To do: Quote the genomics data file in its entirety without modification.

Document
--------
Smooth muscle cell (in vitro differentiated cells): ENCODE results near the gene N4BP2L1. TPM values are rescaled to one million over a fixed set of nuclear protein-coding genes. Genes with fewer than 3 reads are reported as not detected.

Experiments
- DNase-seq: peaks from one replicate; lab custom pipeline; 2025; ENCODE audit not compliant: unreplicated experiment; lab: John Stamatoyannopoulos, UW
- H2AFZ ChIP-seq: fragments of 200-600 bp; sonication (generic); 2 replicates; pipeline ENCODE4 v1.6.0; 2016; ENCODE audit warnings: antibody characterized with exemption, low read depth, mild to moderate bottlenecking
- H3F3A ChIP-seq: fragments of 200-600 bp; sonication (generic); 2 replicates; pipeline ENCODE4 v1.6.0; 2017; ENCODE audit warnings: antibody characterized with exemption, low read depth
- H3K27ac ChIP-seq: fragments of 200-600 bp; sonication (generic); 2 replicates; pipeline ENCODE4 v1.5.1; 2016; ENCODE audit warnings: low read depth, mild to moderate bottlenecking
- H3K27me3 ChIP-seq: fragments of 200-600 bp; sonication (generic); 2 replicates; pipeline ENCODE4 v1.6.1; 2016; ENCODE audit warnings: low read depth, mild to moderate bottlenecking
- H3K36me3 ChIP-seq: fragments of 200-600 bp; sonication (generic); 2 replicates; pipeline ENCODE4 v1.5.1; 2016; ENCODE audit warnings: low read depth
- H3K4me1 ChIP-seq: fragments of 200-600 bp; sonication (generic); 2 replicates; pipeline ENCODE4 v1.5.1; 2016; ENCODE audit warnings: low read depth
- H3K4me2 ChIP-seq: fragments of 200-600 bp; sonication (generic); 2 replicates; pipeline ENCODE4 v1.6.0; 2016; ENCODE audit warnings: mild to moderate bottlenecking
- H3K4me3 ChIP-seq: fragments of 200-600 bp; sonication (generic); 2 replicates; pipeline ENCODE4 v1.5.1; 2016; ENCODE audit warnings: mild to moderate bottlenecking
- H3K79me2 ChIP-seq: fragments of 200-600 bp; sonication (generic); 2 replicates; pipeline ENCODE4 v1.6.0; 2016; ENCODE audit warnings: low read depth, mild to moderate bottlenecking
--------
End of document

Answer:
Smooth muscle cell (in vitro differentiated cells): ENCODE results near the gene N4BP2L1. TPM values are rescaled to one million over a fixed set of nuclear protein-coding genes. Genes with fewer than 3 reads are reported as not detected.

Experiments
- DNase-seq: peaks from one replicate; lab custom pipeline; 2025; ENCODE audit not compliant: unreplicated experiment; lab: John Stamatoyannopoulos, UW
- H2AFZ ChIP-seq: fragments of 200-600 bp; sonication (generic); 2 replicates; pipeline ENCODE4 v1.6.0; 2016; ENCODE audit warnings: antibody characterized with exemption, low read depth, mild to moderate bottlenecking
- H3F3A ChIP-seq: fragments of 200-600 bp; sonication (generic); 2 replicates; pipeline ENCODE4 v1.6.0; 2017; ENCODE audit warnings: antibody characterized with exemption, low read depth
- H3K27ac ChIP-seq: fragments of 200-600 bp; sonication (generic); 2 replicates; pipeline ENCODE4 v1.5.1; 2016; ENCODE audit warnings: low read depth, mild to moderate bottlenecking
- H3K27me3 ChIP-seq: fragments of 200-600 bp; sonication (generic); 2 replicates; pipeline ENCODE4 v1.6.1; 2016; ENCODE audit warnings: low read depth, mild to moderate bottlenecking
- H3K36me3 ChIP-seq: fragments of 200-600 bp; sonication (generic); 2 replicates; pipeline ENCODE4 v1.5.1; 2016; ENCODE audit warnings: low read depth
- H3K4me1 ChIP-seq: fragments of 200-600 bp; sonication (generic); 2 replicates; pipeline ENCODE4 v1.5.1; 2016; ENCODE audit warnings: low read depth
- H3K4me2 ChIP-seq: fragments of 200-600 bp; sonication (generic); 2 replicates; pipeline ENCODE4 v1.6.0; 2016; ENCODE audit warnings: mild to moderate bottlenecking
- H3K4me3 ChIP-seq: fragments of 200-600 bp; sonication (generic); 2 replicates; pipeline ENCODE4 v1.5.1; 2016; ENCODE audit warnings: mild to moderate bottlenecking
- H3K79me2 ChIP-seq: fragments of 200-600 bp; sonication (generic); 2 replicates; pipeline ENCODE4 v1.6.0; 2016; ENCODE audit warnings: low read depth, mild to moderate bottlenecking